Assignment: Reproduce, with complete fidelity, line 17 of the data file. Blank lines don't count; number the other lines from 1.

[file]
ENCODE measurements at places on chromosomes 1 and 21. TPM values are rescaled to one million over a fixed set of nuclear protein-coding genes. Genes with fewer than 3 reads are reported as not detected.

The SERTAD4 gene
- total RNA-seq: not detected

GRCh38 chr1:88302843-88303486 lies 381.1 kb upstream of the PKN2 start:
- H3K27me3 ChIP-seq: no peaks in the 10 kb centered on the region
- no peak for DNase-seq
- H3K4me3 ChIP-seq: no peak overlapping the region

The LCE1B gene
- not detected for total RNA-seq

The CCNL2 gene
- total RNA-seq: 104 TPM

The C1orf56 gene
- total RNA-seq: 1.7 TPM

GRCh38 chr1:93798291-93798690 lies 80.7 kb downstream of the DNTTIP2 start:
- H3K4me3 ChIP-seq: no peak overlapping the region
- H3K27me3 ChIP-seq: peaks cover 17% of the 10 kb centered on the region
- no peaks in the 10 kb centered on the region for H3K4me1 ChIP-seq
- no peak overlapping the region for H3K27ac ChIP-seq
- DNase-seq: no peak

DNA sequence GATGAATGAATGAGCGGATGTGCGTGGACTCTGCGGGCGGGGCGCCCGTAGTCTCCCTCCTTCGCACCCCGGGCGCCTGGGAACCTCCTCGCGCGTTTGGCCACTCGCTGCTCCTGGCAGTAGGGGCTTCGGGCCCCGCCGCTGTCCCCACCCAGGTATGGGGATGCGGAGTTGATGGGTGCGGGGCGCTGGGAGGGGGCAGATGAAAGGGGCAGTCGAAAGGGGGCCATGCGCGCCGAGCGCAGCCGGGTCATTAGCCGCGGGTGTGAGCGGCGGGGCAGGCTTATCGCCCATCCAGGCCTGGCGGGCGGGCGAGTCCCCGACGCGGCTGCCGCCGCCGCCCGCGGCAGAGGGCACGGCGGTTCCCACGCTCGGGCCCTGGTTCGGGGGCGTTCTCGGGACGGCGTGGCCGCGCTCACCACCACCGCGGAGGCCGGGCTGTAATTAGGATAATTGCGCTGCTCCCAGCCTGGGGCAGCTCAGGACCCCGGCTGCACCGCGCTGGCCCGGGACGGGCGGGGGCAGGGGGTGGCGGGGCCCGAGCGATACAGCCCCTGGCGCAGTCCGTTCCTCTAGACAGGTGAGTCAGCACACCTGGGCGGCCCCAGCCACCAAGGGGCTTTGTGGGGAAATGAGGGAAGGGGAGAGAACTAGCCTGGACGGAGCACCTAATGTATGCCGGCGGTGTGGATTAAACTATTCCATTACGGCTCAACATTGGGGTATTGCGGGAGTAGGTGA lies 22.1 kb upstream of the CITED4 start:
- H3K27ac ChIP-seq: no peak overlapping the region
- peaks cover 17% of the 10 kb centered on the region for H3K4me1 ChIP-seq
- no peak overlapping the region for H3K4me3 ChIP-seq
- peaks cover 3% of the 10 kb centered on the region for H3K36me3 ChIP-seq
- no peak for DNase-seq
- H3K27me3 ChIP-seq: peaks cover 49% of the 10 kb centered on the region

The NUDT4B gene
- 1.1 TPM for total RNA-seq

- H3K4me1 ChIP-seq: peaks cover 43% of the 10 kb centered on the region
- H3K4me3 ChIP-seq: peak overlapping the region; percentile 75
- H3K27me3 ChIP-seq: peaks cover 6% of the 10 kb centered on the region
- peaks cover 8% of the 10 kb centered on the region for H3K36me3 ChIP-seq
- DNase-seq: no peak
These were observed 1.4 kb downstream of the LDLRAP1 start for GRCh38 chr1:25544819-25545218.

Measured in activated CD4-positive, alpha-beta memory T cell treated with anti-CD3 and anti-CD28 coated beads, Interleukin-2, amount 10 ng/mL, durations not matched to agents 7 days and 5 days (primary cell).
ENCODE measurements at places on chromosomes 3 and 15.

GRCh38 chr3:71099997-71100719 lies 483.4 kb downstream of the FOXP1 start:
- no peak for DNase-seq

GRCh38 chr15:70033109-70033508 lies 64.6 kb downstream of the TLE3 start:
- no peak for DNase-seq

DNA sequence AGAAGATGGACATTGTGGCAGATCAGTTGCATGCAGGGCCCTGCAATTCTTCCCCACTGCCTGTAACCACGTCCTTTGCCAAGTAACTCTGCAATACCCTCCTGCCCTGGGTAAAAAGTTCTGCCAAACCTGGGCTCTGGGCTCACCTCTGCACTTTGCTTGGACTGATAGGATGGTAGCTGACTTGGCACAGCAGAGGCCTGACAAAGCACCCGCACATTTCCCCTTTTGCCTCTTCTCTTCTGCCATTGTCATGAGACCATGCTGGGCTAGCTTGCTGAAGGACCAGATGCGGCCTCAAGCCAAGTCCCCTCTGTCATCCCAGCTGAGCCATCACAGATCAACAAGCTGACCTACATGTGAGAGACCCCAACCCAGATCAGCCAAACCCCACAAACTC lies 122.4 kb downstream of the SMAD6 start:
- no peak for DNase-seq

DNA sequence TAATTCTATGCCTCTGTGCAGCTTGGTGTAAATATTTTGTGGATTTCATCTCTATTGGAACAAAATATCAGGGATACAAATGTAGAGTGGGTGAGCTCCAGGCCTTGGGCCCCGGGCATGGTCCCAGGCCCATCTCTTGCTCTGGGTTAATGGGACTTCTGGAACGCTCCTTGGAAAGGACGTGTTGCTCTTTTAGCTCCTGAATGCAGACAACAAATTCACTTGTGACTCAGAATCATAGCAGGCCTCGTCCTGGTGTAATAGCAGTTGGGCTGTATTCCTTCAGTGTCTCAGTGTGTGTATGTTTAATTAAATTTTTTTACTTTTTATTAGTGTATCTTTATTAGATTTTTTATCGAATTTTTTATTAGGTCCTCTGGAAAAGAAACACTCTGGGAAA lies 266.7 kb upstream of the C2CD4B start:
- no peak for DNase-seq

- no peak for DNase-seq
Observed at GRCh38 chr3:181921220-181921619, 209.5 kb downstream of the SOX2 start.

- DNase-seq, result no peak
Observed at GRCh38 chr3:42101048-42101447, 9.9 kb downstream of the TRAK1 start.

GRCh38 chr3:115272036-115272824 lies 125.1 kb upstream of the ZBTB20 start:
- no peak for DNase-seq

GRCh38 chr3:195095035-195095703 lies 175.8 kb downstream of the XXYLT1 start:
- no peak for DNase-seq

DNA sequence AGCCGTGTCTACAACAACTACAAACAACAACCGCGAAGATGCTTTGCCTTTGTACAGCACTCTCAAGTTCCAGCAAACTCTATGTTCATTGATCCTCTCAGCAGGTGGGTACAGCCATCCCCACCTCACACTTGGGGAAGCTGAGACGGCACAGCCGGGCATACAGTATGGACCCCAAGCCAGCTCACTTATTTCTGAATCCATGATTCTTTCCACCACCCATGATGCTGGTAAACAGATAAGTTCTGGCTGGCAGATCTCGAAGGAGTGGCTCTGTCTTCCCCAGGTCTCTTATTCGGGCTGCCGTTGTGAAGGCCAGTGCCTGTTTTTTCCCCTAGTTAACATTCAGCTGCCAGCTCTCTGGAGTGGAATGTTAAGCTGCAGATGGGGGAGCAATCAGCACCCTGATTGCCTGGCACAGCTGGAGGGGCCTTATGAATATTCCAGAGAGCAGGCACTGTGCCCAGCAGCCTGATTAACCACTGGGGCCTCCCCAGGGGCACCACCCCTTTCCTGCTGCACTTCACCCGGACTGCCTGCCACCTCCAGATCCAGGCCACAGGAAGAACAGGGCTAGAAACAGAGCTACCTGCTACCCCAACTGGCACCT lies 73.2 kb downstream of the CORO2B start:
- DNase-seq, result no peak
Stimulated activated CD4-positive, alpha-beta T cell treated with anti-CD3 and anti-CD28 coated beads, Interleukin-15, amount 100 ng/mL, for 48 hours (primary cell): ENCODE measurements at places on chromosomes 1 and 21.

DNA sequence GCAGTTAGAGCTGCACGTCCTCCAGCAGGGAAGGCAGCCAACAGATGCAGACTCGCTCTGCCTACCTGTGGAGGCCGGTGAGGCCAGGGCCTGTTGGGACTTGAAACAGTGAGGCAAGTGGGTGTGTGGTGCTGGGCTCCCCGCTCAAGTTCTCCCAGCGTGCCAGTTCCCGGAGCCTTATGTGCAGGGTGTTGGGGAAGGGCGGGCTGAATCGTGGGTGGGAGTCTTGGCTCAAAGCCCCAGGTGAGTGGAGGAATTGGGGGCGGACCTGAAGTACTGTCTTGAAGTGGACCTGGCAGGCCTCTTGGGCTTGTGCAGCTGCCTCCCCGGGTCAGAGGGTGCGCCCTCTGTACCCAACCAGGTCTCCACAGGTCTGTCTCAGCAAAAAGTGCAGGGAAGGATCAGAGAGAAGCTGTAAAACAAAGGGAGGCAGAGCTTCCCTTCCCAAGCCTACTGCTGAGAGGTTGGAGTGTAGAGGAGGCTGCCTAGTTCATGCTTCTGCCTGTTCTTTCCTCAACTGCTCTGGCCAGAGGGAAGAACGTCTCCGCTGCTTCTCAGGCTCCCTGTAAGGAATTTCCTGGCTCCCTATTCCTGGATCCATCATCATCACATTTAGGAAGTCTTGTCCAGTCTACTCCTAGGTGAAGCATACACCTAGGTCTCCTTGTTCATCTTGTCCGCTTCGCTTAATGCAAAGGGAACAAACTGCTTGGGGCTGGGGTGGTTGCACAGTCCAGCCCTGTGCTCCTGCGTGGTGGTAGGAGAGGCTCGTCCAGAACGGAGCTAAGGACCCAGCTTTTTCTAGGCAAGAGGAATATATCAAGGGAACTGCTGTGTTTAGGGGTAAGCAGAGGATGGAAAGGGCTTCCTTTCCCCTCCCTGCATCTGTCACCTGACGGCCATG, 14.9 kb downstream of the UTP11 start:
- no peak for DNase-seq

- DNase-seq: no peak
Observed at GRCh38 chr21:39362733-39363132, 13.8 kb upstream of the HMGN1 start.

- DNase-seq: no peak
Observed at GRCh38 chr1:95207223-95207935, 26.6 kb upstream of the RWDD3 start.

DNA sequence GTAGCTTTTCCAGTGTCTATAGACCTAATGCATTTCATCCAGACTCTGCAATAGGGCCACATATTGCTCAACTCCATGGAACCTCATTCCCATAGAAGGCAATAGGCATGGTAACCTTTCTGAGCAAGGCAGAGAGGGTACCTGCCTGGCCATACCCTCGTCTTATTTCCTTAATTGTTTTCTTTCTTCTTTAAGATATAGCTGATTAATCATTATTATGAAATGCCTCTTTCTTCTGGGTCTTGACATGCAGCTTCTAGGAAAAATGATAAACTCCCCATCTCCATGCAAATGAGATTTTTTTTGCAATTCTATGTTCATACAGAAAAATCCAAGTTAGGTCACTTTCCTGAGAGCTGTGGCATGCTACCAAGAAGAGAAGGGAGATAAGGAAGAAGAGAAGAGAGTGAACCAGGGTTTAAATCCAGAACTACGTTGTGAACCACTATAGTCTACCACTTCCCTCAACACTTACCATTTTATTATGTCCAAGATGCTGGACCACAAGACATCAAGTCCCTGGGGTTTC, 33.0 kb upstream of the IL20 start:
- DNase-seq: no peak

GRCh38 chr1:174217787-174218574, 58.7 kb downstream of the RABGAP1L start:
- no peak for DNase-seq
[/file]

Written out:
- no peaks in the 10 kb centered on the region for H3K4me1 ChIP-seq